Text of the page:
(This article belongs to the Special Issue Lifestyle, Environment and Respiratory Cancer Risk)
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Review

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32 pages, 2124 KiB  
Review
Vaping, Environmental Toxicants Exposure, and Lung Cancer Risk
by Shaimaa A. Shehata, Eman A. Toraih, Ezzat A. Ismail, Abeer M. Hagras, Ekramy Elmorsy and Manal S. Fawzy
Cancers 2023, 15(18), 4525; https://doi.org/10.3390/cancers15184525 - 12 Sep 2023
Cited by 2 | Viewed by 7084
Abstract
Lung cancer (LC) is the second-most prevalent tumor worldwide. According to the most recent GLOBOCAN data, over 2.2 million LC cases were reported in 2020, with an estimated new death incident of 1,796,144 lung cancer cases. Genetic, lifestyle, and environmental exposure play an [...] Read more.
Lung cancer (LC) is the second-most prevalent tumor worldwide. According to the most recent GLOBOCAN data, over 2.2 million LC cases were reported in 2020, with an estimated new death incident of 1,796,144 lung cancer cases. Genetic, lifestyle, and environmental exposure play an important role as risk factors for LC. E-cigarette, or vaping, products (EVPs) use has been dramatically increasing world-wide. There is growing concern that EVPs consumption may increase the risk of LC because EVPs contain several proven carcinogenic compounds. However, the relationship between EVPs and LC is not well established. E-cigarette contains nicotine derivatives (e.g., nitrosnornicotine, nitrosamine ketone), heavy metals (including organometal compounds), polycyclic aromatic hydrocarbons, and flavorings (aldehydes and complex organics). Several environmental toxicants have been proven to contribute to LC. Proven and plausible environmental carcinogens could be physical (ionizing and non-ionizing radiation), chemicals (such as asbestos, formaldehyde, and dioxins), and heavy metals (such as cobalt, arsenic, cadmium, chromium, and nickel). Air pollution, especially particulate matter (PM) emitted from vehicles and industrial exhausts, is linked with LC. Although extensive environmental exposure prevention policies and smoking reduction strategies have been adopted globally, the dangers remain. Combined, both EVPs and toxic environmental exposures may demonstrate significant synergistic oncogenicity. This review aims to analyze the current publications on the importance of the relationship between EVPs consumption and environmental toxicants in the pathogenesis of LC. Full article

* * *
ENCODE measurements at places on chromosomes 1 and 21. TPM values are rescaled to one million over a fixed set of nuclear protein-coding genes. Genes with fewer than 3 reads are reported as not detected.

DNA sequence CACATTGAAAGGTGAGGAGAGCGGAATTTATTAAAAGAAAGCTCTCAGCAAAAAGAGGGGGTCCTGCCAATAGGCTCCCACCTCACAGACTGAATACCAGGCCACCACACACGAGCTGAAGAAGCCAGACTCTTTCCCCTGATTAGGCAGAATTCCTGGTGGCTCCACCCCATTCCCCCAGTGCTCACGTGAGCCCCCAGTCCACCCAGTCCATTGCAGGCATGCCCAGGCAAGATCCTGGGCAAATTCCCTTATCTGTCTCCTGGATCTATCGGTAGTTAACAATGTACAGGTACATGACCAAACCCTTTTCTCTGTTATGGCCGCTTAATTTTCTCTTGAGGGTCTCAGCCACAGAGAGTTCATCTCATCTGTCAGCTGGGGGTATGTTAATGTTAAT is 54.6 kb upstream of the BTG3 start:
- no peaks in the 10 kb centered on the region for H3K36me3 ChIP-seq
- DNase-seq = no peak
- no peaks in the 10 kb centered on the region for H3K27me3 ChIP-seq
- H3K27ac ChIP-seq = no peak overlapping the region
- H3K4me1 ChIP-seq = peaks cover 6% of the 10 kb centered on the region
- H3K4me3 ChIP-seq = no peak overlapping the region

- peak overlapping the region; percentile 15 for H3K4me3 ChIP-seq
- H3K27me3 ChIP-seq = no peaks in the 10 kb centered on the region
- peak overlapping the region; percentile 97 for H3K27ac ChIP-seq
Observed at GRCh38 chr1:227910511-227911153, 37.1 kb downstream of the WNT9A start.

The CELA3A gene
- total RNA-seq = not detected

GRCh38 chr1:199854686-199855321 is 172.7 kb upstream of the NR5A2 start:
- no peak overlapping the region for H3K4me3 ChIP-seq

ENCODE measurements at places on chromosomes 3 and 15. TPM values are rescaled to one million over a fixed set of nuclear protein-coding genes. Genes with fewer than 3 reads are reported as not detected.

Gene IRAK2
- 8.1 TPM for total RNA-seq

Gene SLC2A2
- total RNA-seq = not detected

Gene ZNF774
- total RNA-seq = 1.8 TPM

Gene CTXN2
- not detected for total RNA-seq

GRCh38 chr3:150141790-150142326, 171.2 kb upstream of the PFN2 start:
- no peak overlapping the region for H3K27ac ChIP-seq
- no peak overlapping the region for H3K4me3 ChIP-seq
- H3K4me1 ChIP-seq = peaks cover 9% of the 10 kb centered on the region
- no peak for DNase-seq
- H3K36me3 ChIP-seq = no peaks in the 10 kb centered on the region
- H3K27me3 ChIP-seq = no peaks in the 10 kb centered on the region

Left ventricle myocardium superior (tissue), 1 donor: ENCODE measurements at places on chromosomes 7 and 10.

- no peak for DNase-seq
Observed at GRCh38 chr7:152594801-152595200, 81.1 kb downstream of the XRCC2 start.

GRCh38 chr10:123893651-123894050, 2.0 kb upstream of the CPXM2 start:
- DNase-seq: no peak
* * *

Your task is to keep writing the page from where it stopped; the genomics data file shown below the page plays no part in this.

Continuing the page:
(This article belongs to the Special Issue Lifestyle, Environment and Respiratory Cancer Risk)
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21 pages, 1374 KiB  
Review
Thyroid Carcinoma: A Review for 25 Years of Environmental Risk Factors Studies
by Eva Kruger, Eman A. Toraih, Mohammad H. Hussein, Shaimaa A. Shehata, Amani Waheed, Manal S. Fawzy and Emad Kandil
Cancers 2022, 14(24), 6172; https://doi.org/10.3390/cancers14246172 - 14 Dec 2022
Cited by 9 | Viewed by 5428
Abstract
Environmental factors are established contributors to thyroid carcinomas. Due to their known ability to cause cancer, exposure to several organic and inorganic chemical toxicants and radiation from nuclear weapons, fallout, or medical radiation poses a threat to global public health. Halogenated substances like [...] Read more.
Environmental factors are established contributors to thyroid carcinomas. Due to their known ability to cause cancer, exposure to several organic and inorganic chemical toxicants and radiation from nuclear weapons, fallout, or medical radiation poses a threat to global public health. Halogenated substances like organochlorines and pesticides can interfere with thyroid function. Like phthalates and bisphenolates, polychlorinated biphenyls and their metabolites, along with polybrominated diethyl ethers, impact thyroid hormones biosynthesis, transport, binding to target organs, and impair thyroid function. A deeper understanding of environmental exposure is crucial for managing and preventing thyroid cancer. This review aims to investigate the relationship between environmental factors and the development of thyroid cancer. Full article
(This article belongs to the Special Issue Lifestyle, Environment and Respiratory Cancer Risk)